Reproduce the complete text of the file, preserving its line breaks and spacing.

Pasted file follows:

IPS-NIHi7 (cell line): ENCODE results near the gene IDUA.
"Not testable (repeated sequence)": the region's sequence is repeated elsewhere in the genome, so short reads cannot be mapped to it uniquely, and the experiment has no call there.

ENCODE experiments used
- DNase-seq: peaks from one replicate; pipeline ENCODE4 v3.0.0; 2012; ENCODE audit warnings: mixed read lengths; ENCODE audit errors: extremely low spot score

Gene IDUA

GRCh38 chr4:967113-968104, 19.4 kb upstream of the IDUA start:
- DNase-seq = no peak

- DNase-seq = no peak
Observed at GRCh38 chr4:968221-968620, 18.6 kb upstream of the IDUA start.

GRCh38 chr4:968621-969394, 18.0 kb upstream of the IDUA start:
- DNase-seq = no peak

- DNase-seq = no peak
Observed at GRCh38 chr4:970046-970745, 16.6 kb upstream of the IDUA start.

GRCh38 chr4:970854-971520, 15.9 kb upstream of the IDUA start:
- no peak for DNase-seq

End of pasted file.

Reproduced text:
IPS-NIHi7 (cell line): ENCODE results near the gene IDUA.
"Not testable (repeated sequence)": the region's sequence is repeated elsewhere in the genome, so short reads cannot be mapped to it uniquely, and the experiment has no call there.

ENCODE experiments used
- DNase-seq: peaks from one replicate; pipeline ENCODE4 v3.0.0; 2012; ENCODE audit warnings: mixed read lengths; ENCODE audit errors: extremely low spot score

Gene IDUA

GRCh38 chr4:967113-968104, 19.4 kb upstream of the IDUA start:
- DNase-seq = no peak

- DNase-seq = no peak
Observed at GRCh38 chr4:968221-968620, 18.6 kb upstream of the IDUA start.

GRCh38 chr4:968621-969394, 18.0 kb upstream of the IDUA start:
- DNase-seq = no peak

- DNase-seq = no peak
Observed at GRCh38 chr4:970046-970745, 16.6 kb upstream of the IDUA start.

GRCh38 chr4:970854-971520, 15.9 kb upstream of the IDUA start:
- no peak for DNase-seq